Physical and mental components of quality of life were assessed with the Short Form-36 Health Survey [27], which has become one of the most widely used instruments for the assessment of health-related quality of life [28]. Physical aspects include the ability to perform daily activities (Physical Functioning) and work-related activities (Role Physical), plus the average intensity of pain in the last four weeks (Bodily Pain). Some elements correlate to physical and mental health, such as the perception of present and future health (General Health), the evaluation of personal energy (Vitality), and the interference of health problems in their interpersonal life (Social Functioning). The remaining components, namely, the role of emotions on functioning (Role Emotional) and psychological well-being (Mental Health), mainly reflect psychological aspects of health [21]. A composite score can be obtained for physical and mental health using the aforementioned subscales. The use of these composite scores is often recommended for methodological reasons [29]. However, the use of the physical composite in the present study would be problematic because it contains a pain subscale, which would contaminate the relationship between the dependent variable (i.e., health) and the independent variable (i.e., pain intensity). Thus, physical health was measured by means of the Physical Functioning scale. The Mental Composite Score is not contaminated by the presence of pain intensity ratings, so it was used to assess overall mental health to reduce the number of statistical tests. Scales and composite scores in the Short Form-36 have a 0–100 range. High scores represent better functioning. The internal consistency in our study (0.86 < α < 0.95), which is calculated for the 8 subscales, was consistent with previous findings (0.78 < α < 0.94) [30].

2.2.4. Covariates

Patient age, sex, pain duration, educational level, and personality were used as covariates due to their relationship with patient health status [8, 31]. Patient education was coded as 0 = “less than 12 years of education” and 1 = “more than 12 years of education.” Patient personality was assessed with the NEO-FFI, the same measure that was used to evaluate spouse personality.

2.3. Statistical Analyses

The moderating effect of spouse personality on the relationship between pain and health-related quality of life in the patient was tested using multiple linear regressions. In the regressions, patient sex, age, and personality were included as covariates in the first block. Patient pain intensity was entered next. The third and the forth blocks included spouse personality and the interaction term (patient pain intensity ∗ spouse personality), respectively. Multiple regression diagnostics included an analysis of multicollinearity (i.e., two predictors are linear combinations of one another) and a test of unusual and influential data (i.e., whether certain observations are responsible for the results).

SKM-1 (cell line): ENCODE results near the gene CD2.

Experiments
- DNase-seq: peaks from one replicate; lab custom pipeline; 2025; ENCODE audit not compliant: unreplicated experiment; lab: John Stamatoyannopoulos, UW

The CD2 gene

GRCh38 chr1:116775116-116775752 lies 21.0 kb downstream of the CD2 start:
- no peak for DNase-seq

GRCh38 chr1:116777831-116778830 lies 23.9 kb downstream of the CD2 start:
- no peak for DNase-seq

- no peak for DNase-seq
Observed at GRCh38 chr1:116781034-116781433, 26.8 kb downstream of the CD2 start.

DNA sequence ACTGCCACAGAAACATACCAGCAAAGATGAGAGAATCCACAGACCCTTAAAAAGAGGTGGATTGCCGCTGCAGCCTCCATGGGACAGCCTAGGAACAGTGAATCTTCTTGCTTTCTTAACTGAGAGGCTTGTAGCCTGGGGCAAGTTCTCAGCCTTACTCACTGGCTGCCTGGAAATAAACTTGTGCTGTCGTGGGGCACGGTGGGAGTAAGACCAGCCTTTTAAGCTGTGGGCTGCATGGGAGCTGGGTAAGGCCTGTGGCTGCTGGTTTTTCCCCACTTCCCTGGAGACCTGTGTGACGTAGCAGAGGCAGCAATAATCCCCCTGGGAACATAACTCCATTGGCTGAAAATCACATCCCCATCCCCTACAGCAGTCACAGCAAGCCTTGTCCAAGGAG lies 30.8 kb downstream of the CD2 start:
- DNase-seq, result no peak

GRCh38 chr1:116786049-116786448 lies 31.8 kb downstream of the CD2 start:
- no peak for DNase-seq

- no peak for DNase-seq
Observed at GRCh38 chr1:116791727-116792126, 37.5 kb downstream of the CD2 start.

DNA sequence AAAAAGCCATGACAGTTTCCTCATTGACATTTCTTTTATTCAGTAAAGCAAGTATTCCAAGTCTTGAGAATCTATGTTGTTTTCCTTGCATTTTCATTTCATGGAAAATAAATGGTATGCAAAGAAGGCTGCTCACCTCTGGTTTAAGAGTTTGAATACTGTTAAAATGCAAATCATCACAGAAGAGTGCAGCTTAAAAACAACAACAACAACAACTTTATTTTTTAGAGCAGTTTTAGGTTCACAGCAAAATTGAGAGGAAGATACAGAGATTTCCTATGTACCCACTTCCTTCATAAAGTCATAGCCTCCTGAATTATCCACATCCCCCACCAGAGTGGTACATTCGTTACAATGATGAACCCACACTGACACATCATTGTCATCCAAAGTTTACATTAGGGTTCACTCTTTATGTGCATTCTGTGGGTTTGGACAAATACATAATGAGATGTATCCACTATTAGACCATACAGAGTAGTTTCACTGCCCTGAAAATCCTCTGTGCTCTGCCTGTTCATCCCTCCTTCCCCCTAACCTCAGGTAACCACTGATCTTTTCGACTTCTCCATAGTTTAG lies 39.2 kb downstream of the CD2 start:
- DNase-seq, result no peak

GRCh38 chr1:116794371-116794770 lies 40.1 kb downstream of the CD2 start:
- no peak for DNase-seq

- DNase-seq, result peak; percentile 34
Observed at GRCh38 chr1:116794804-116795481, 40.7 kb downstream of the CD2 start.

All analyses were computed using SPSS version 22 [32].

3. Results

3.1. Sample Characteristics

From January 2014 to December 2015, 515 phone calls were made. In total, 203 patients met the eligibility criteria, so a letter was sent to these patients and their spouses. Eighteen patients did not return the protocol (either them or the spouse lost interest in the study). The final sample comprised 185 chronic pain patients and their spouses (91.1% response rate). All couples were heterosexual. Patients had an average age of 56.55 years (SD = 13.59) and were mostly females (58.4%). The mean age for spouses was 56.66 years (SD = 13.85) and 41.6% were females. Approximately 94% of participants were born in Spain. Academic degree was similar for both samples, with approximately half of the participants having achieved more than 12 years of education (47.3% of patients and 50.3% of spouses). Patients had been suffering pain for an average of 6.55 years (SD = 8.57). Pain was mostly located in the back (58.8%) and neck (11.1%).

Means and standard deviations of study variables are presented in Table 1. Mean pain intensity was 7.71 (SD = 1.56) with a range of 3 to 10. The sample would be characterized as experiencing moderate to severe pain [33]. Scores for patients’ physical and mental health status were comparable (between +1 SD and −1 SD) to those of previous investigations assessing similar pain populations [3436]. Compared with population norms, mean values on physical and mental composite scores were, respectively, 2 SD and 1 SD below the mean of the general population in Spain [37]. Pain patients in this sample were significantly more physically disabled and psychologically distressed than the general population. Mean scores for spouse and patient personality were comparable (within 1 SD) with previously reported scores in the general population in Spain [24, 38].


Age56.82 (13.60)56.66 (13.85)
Pain duration (years)6.56 (8.57)
Neuroticism20.05 (8.45)24.19 (7.05)